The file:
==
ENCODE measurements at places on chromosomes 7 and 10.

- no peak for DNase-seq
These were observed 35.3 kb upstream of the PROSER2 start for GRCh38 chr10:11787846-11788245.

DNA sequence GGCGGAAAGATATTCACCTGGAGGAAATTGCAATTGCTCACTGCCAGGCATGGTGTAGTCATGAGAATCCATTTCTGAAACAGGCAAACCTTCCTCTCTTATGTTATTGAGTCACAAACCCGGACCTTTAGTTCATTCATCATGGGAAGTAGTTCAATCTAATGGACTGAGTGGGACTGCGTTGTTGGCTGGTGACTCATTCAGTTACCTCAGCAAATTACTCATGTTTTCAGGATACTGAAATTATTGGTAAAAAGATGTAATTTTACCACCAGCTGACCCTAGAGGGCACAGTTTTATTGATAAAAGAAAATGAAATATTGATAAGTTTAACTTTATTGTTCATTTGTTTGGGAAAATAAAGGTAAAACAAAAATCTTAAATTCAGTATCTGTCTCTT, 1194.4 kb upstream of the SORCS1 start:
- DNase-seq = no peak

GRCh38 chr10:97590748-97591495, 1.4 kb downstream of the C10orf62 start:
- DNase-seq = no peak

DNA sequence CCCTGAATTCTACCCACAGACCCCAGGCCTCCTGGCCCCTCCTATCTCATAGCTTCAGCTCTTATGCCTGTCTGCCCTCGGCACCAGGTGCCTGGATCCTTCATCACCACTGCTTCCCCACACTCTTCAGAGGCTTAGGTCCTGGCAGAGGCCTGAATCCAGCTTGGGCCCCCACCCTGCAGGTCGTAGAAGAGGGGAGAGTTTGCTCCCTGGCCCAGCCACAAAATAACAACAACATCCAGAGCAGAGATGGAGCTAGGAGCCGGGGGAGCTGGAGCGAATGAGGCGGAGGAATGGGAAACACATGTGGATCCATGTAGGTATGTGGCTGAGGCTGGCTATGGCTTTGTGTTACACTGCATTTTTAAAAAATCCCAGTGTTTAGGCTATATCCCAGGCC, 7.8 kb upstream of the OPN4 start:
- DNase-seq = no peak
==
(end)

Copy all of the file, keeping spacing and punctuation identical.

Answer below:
ENCODE measurements at places on chromosomes 7 and 10.

- no peak for DNase-seq
These were observed 35.3 kb upstream of the PROSER2 start for GRCh38 chr10:11787846-11788245.

DNA sequence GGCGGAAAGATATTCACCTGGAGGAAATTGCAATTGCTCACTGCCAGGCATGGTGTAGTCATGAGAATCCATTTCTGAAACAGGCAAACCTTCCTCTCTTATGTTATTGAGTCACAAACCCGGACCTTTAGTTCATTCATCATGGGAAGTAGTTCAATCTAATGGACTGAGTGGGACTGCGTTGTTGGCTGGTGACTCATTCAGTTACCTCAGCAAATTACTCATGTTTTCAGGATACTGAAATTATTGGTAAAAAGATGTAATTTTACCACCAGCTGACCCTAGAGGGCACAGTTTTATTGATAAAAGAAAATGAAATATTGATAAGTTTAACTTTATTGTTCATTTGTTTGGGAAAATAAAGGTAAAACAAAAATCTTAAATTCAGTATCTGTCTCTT, 1194.4 kb upstream of the SORCS1 start:
- DNase-seq = no peak

GRCh38 chr10:97590748-97591495, 1.4 kb downstream of the C10orf62 start:
- DNase-seq = no peak

DNA sequence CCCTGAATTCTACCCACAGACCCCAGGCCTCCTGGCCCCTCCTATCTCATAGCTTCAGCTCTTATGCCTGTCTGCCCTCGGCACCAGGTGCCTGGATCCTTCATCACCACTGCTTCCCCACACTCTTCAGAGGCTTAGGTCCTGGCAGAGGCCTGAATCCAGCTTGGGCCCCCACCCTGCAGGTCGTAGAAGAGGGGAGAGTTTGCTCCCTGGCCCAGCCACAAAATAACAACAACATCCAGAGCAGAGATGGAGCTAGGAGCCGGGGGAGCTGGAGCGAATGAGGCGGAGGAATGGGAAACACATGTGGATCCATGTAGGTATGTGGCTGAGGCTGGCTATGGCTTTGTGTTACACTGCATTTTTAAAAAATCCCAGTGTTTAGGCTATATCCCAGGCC, 7.8 kb upstream of the OPN4 start:
- DNase-seq = no peak